Transmedia storytelling. Quite the buzz term of late, particularly in content marketing circles. In case you’re not au courant, Wikipedia define the term as “the technique of telling stories across multiple platforms and formats using current digital technologies, not to be confused with traditional cross-platform media franchises, sequels or adaptations.”
If you haven’t already heard the term bandied about, you will. With the decline of any real form of mass media, a fundamental strategy of publishers and broadcaster, not to mention brands, will become getting consumers to follow stories across channels, media and devices, each bit a stepping stone toward the total brand experience (even if some of those steps are skipped or eliminated).
It’s a concept I’ve been discussing in interviews I’m conducting for my in-progress research report on the impact content marketing is having on the advertising ecosystem. It popped up several times in discussion just today. Yet transmedia storytelling is at this juncture more likely more aspirational than it is a reality.
Print brands such as Hearst, Rodale, Time, The Wall Street Journal, Motor Trend, Vice, Slate, Thompson Reuters and The Onion have signed on to become programmers. Each will run one of the 100 or so original, branded channels YouTube is on the verge of launching, primarily with media companies and celebrities (Madonna, Jay-Z, Amy Poehler, Ashton Kutcher and Deepak Chopra) but also with brands such as Red Bull.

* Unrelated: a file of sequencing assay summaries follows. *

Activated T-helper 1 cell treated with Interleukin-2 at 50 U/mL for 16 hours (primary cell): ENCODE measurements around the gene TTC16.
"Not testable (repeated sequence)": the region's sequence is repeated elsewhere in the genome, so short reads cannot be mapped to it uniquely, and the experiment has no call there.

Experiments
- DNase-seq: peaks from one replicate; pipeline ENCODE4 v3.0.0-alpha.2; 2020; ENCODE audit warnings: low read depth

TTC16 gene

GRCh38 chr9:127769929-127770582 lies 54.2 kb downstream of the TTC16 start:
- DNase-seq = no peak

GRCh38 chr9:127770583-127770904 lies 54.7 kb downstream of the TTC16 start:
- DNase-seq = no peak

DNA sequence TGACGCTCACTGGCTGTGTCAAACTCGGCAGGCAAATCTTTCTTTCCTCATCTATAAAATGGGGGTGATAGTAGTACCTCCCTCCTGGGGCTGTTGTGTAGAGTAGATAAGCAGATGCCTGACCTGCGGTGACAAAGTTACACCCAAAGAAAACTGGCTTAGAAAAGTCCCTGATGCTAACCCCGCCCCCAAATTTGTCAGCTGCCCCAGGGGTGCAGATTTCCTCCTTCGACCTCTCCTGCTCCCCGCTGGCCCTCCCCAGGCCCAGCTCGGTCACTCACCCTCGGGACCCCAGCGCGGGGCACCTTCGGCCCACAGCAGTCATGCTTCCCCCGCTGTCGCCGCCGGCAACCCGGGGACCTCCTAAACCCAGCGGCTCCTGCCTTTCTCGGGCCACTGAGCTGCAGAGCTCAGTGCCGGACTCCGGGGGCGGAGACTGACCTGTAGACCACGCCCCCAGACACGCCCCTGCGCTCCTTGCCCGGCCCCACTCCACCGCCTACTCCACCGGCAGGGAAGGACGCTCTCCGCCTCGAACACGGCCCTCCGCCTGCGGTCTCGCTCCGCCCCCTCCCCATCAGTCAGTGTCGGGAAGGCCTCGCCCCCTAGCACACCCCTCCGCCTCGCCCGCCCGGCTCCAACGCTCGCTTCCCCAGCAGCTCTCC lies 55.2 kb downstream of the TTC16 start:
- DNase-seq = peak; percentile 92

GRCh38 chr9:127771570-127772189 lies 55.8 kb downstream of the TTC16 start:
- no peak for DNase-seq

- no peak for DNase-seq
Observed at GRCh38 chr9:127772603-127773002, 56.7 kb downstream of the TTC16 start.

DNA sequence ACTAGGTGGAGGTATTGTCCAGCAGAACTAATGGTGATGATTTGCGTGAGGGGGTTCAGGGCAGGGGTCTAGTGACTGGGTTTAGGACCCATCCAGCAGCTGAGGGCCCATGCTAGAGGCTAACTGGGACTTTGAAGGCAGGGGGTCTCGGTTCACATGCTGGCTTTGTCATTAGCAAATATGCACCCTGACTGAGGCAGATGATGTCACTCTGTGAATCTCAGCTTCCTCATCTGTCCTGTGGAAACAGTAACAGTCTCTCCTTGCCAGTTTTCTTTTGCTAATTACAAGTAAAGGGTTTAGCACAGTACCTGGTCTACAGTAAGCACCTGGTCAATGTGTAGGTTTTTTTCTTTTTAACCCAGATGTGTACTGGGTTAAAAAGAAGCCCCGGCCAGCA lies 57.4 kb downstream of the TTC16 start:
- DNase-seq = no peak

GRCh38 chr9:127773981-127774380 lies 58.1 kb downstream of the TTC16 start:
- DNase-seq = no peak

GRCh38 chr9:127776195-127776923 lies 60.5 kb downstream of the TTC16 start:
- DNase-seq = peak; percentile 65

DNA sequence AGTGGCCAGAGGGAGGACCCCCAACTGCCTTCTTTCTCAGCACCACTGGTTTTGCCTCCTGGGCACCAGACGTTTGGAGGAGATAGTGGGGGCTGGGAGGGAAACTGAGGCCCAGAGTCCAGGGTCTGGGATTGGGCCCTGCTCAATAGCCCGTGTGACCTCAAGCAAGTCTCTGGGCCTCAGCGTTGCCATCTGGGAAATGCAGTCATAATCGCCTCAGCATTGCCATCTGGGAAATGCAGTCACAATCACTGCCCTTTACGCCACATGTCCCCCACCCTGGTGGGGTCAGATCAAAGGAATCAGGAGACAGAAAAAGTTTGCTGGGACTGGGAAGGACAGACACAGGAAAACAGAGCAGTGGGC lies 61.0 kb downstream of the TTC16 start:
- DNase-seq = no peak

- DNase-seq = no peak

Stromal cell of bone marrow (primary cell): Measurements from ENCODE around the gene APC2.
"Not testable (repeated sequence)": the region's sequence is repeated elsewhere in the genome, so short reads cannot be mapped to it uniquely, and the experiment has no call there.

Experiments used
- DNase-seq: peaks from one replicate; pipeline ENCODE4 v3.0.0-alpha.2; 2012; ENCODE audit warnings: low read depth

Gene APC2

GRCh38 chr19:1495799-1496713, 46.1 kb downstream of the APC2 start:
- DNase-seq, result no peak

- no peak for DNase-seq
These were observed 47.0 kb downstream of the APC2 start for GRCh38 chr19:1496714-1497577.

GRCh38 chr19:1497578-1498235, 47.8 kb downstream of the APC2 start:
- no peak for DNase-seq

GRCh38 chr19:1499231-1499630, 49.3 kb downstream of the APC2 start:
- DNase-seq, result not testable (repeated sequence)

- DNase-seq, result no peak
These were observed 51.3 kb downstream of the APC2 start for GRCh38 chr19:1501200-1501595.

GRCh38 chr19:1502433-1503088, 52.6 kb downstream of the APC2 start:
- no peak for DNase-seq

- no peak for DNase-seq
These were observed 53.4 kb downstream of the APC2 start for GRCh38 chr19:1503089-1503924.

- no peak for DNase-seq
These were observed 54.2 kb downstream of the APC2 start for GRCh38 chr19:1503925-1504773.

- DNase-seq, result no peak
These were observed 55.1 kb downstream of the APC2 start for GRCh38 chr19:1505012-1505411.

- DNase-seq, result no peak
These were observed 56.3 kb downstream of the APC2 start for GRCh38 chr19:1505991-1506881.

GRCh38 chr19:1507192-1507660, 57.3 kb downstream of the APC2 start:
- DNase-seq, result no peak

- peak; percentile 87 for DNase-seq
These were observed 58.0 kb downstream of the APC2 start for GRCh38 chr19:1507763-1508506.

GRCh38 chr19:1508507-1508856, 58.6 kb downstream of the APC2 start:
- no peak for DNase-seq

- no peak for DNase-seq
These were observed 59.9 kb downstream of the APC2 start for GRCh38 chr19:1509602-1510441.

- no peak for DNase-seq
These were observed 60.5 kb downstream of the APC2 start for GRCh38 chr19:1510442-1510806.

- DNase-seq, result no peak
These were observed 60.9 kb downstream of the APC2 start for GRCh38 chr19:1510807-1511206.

Sure, it’s a way of extending the brand, and hopefully of raking in some additional ad revenues. But when a traditionally print brand extends its reach into video, is it transmedia storytelling?
Don’t bet on it. Indeed, many of these publishers have dabbled in video already, from running their own YouTube channels to adding video elements to digital stories.
We won’t know until we see it, but it’s more than likely these new YouTube channels will read as brand extensions, not extensions of the stories the brands are telling in other digital or analog channels. It’s a gut instinct, but it seems likely that the considerable editorial talent at these brands has yet to acquire the skills, the thinking and the mindset to arc their stories across multiple channels, in multiple places. Print, digital and video departments aren’t yet tightly integrated, not to mention orchestrated. Writers aren’t necessarily telegenic. Eloquent as they may be in print, their storytelling skills don’t always translate into talking to a camera (nor is that what they were hired for).
Real transmedia storytelling is something we’ve barely seen in digital yet. It borders on aspirational. Achieving it may require a new generation of storytellers who are digital natives with mad storytelling skills and production know-how who are really, truly platform agnostic.
We’re not there yet, and it’s much, much too soon to be calling print publishers’ experiments with digital “transmedia,” interesting as they’ll be to observe.
Image credit: deanashour